Canon Law and Child Sexual Abuse through the Ages

By Tapsell, Kieran | Journal of the Australian Catholic Historical Society, Annual 2015 | Go to article overview

Canon Law and Child Sexual Abuse through the Ages


Tapsell, Kieran, Journal of the Australian Catholic Historical Society


In 2014 two senior members of the Marist and Christian Brothers in Australia told Justice McLellan, the Chair of the Child Sexual Abuse Royal Commission that in the 1980s the brothers would not have regarded touching a student's genitals as a crime but only a "moral failure". (2) McLellan asked Br Shanahan.

Q. Can you explain how the Orders would have brought themselves intellectually to that position, describing it only as a moral failure and not a criminal offence? How would they have arrived at that position?

A. No, I can't explain it. (3)

This paper is an attempt to explain it: how bishops, priests and religious all over the world came to regard the sexual abuse of children, not as crimes punishable by the State, but as moral failures that should be dealt with by treatment, and by dismissal from the priesthood or religious life only as a last resort. (4) The explanation lies in a gradual but radical change of culture within the Catholic Church that took place in the latter part of the 19th century that can be traced through changes in canon law.

The Concepts of "Canon Law" and "Child Sexual Abuse"

The title of this paper, Canon Law on Sexual Abuse through the Ages, is in some senses anachronistic. Despite claims that it is the oldest continuing legal system in the Western world, canon law, in the sense of a volume of laws that applied to the whole Church, only became a reality around 1140 CE when an Italian monk, Gratian compiled and tried to harmonize canon law up until that time. (5)

The term "child sexual abuse" is also partly anachronistic. Until about 1700CE, there was no concept of "childhood" in Western thought. Children were "small adults", and were regarded as "chattels" of their parents. Around 1700 childhood came to be seen as a separate state from adulthood, characterised by innocence and naivety. (6) Despite that, there were very ancient laws against the sexual abuse of some children. In Ancient Rome, the Lex Iulia de vi publica of Caesar Augustus in 18 BC imposed capital punishment on those who ravished a "boy or a woman or anyone through force", and those who successfully seduced "free" children. (7) This protection was not extended to slaves, and was motivated more by the impact of sexual relations upon social order rather than controlling sexual behaviour towards children generally. (8) The age of minority, like the ages for marriage and death, were lower than they are today.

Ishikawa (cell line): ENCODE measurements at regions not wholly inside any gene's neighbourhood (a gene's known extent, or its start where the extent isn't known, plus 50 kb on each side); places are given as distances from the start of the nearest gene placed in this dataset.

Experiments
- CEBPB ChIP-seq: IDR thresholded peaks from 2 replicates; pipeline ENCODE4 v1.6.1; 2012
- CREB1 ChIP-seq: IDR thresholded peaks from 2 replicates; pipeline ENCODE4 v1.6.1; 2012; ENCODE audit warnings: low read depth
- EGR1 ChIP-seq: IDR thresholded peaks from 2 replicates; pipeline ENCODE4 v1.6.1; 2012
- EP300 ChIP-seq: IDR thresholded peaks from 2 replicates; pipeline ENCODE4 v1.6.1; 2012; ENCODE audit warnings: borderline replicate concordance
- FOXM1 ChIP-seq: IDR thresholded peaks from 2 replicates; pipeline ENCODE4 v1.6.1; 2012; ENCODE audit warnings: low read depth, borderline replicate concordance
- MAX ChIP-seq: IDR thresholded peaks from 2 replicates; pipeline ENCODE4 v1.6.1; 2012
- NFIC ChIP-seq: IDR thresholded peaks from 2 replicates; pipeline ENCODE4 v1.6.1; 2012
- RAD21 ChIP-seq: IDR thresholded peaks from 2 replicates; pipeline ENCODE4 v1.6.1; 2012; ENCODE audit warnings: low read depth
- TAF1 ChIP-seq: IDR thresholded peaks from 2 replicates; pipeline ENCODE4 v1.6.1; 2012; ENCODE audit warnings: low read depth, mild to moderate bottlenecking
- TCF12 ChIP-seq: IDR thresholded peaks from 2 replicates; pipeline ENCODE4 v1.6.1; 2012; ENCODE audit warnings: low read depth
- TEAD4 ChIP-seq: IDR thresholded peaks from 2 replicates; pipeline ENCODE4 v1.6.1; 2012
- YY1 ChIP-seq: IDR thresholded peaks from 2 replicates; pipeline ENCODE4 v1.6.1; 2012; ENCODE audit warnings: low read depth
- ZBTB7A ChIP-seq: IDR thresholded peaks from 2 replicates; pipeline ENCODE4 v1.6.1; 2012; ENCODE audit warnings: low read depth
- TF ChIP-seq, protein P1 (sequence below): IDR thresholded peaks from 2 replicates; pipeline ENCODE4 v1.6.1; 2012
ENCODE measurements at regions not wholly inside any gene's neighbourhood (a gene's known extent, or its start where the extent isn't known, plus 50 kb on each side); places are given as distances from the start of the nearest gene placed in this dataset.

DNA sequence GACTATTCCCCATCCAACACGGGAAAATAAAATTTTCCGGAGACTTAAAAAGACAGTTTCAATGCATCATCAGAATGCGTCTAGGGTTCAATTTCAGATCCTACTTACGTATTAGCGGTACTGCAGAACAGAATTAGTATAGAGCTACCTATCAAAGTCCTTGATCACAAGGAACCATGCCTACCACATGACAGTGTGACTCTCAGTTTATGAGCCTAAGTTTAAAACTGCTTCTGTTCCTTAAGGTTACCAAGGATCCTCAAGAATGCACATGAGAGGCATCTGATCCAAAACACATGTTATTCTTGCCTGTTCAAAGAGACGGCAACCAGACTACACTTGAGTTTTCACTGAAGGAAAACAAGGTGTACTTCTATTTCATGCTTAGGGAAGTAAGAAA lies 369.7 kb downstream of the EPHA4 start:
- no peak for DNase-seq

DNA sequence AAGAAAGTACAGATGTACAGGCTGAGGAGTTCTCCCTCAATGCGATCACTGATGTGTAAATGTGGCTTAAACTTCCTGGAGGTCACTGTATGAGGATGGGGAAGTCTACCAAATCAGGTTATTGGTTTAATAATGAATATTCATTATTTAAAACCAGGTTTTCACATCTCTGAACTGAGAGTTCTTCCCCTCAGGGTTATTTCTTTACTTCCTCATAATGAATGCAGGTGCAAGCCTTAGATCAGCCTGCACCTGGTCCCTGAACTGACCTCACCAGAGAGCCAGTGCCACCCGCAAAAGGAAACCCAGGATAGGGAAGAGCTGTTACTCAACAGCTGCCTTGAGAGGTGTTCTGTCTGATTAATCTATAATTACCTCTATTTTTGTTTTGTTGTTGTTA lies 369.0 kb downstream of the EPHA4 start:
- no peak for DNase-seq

The term "child sexual abuse" is defined more broadly these days in terms of the involvement of immature children in sexual activity with adults. (9) Nevertheless, for the purposes of this discussion it is convenient to apply the term to past practice while bearing in mind that it did not always carry the wider significance that it has today.

Law and Culture

There is a very strong connection between law and culture. (10) Law is a reflection of the dominant culture at the time. Once passed, those laws will reinforce, perpetuate and deepen the culture that gave rise to them in the first place. (11) Law shapes culture as much as culture shapes law. It is a two way interactive process, with both influencing each other. (12) Laws can "stay on the books", and no longer be enforced because the culture has changed. Nevertheless, if there is a succession of laws that provide for substantially the same thing--in this case, severe punishments for the sexual abuse of children--it is legitimate to conclude that this was continuing Church policy, reflecting the dominant culture of its lawmakers, the popes and Church Councils. (13)

The history of canon law demonstrates that the attitudes expressed by the Australian religious brothers started gaining traction in the Church only in the last 150 years, and became the dominant culture with the promulgation of the first Code of Canon Law in 1917. Prior to that time, the dominant Church culture was that the sexual abuse of children required at least some form of imprisonment, and often worse. …

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